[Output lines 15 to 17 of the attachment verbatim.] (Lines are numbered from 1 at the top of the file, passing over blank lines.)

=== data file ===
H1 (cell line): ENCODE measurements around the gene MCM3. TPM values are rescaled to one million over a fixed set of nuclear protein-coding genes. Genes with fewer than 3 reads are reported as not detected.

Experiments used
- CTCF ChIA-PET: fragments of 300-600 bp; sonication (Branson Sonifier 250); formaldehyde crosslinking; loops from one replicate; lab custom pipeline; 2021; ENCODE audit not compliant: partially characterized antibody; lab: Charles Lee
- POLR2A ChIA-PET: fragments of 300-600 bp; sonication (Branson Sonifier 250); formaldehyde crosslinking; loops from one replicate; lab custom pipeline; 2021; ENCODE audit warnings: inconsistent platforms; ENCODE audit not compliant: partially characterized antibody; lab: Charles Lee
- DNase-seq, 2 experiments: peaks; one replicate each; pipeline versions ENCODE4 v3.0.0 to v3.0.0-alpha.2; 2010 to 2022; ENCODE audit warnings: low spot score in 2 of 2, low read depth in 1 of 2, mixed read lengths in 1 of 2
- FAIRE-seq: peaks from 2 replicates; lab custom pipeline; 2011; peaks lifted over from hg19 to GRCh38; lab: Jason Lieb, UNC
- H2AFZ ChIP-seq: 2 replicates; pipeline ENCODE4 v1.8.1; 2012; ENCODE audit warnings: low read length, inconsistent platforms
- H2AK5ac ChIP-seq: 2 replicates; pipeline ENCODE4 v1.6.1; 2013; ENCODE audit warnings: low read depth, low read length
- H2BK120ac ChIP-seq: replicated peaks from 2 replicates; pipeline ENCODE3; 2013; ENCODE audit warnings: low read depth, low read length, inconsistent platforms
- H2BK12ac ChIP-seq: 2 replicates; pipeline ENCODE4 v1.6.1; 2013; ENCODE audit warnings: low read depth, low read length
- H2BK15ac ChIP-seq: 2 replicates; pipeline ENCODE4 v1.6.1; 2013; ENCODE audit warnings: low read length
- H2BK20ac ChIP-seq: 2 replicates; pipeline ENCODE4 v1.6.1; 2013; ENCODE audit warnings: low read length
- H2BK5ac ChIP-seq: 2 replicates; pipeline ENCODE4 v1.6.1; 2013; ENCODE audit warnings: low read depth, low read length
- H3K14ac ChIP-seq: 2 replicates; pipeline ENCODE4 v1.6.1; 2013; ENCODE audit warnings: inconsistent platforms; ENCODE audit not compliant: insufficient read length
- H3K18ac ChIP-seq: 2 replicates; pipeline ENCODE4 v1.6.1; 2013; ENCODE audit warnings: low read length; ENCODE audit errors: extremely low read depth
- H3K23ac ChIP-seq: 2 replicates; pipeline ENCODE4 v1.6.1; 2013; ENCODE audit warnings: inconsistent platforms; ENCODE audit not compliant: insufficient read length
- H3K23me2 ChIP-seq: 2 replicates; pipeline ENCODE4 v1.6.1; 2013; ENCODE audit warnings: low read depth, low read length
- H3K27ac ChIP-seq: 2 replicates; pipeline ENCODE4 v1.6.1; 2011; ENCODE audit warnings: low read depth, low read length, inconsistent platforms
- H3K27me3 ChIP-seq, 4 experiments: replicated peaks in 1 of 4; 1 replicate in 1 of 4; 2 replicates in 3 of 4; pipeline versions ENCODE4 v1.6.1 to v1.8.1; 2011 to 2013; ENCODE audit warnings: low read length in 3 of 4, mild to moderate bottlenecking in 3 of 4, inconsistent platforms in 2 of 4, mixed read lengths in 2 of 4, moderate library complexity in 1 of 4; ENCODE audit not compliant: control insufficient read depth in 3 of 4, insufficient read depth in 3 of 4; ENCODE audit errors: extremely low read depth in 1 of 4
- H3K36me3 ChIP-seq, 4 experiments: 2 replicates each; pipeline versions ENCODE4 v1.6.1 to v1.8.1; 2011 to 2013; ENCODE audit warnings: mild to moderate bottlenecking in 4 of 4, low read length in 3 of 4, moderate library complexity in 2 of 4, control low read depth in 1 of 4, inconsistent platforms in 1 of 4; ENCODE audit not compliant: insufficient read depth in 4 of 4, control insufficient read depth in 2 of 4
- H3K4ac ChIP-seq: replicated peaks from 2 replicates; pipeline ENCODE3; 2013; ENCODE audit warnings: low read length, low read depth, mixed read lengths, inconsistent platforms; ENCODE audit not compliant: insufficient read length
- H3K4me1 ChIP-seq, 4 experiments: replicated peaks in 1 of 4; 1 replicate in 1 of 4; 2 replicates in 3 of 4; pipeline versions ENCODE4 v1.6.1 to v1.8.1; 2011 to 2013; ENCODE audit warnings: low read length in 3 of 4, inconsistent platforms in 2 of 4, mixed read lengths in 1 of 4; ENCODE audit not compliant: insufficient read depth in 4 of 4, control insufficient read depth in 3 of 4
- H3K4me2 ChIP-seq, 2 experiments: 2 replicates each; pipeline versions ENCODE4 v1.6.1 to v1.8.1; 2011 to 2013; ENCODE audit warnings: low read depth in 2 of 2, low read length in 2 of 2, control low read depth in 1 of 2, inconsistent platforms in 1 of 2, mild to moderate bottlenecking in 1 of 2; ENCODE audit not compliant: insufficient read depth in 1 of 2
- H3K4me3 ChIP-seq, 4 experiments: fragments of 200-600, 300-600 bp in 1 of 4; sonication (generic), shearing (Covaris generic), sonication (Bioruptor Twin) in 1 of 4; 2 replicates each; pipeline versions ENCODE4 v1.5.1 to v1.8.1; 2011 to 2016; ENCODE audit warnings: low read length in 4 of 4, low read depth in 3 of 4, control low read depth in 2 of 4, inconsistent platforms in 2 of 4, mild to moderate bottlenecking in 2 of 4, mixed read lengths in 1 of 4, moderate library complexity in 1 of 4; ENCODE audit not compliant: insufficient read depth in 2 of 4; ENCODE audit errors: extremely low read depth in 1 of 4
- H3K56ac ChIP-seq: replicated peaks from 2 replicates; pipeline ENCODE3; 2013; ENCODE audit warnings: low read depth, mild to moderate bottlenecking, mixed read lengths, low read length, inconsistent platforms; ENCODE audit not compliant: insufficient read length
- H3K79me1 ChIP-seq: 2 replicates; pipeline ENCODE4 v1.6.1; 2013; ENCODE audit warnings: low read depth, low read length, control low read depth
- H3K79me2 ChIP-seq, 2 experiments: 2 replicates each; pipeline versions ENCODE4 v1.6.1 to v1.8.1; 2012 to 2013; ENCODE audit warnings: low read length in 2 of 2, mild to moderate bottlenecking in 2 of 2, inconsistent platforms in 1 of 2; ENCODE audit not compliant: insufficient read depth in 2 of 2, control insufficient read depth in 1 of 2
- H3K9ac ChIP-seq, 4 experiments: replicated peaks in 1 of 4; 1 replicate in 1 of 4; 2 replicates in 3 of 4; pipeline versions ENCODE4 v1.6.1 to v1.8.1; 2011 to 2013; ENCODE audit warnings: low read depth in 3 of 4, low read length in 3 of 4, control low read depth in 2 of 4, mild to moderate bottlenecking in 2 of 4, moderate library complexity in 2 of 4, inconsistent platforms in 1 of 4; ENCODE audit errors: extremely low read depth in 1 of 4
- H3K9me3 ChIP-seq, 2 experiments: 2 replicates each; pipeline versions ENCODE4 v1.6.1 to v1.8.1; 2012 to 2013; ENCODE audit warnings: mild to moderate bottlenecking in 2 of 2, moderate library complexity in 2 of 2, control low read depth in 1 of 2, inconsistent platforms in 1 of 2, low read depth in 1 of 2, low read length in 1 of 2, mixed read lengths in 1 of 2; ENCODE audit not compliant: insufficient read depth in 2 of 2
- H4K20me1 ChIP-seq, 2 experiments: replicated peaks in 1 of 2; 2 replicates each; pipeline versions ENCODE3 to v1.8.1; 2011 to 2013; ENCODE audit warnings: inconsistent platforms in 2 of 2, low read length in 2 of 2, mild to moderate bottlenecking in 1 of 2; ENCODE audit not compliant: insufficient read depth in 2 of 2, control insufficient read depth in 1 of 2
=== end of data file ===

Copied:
- H3K18ac ChIP-seq: 2 replicates; pipeline ENCODE4 v1.6.1; 2013; ENCODE audit warnings: low read length; ENCODE audit errors: extremely low read depth
- H3K23ac ChIP-seq: 2 replicates; pipeline ENCODE4 v1.6.1; 2013; ENCODE audit warnings: inconsistent platforms; ENCODE audit not compliant: insufficient read length
- H3K23me2 ChIP-seq: 2 replicates; pipeline ENCODE4 v1.6.1; 2013; ENCODE audit warnings: low read depth, low read length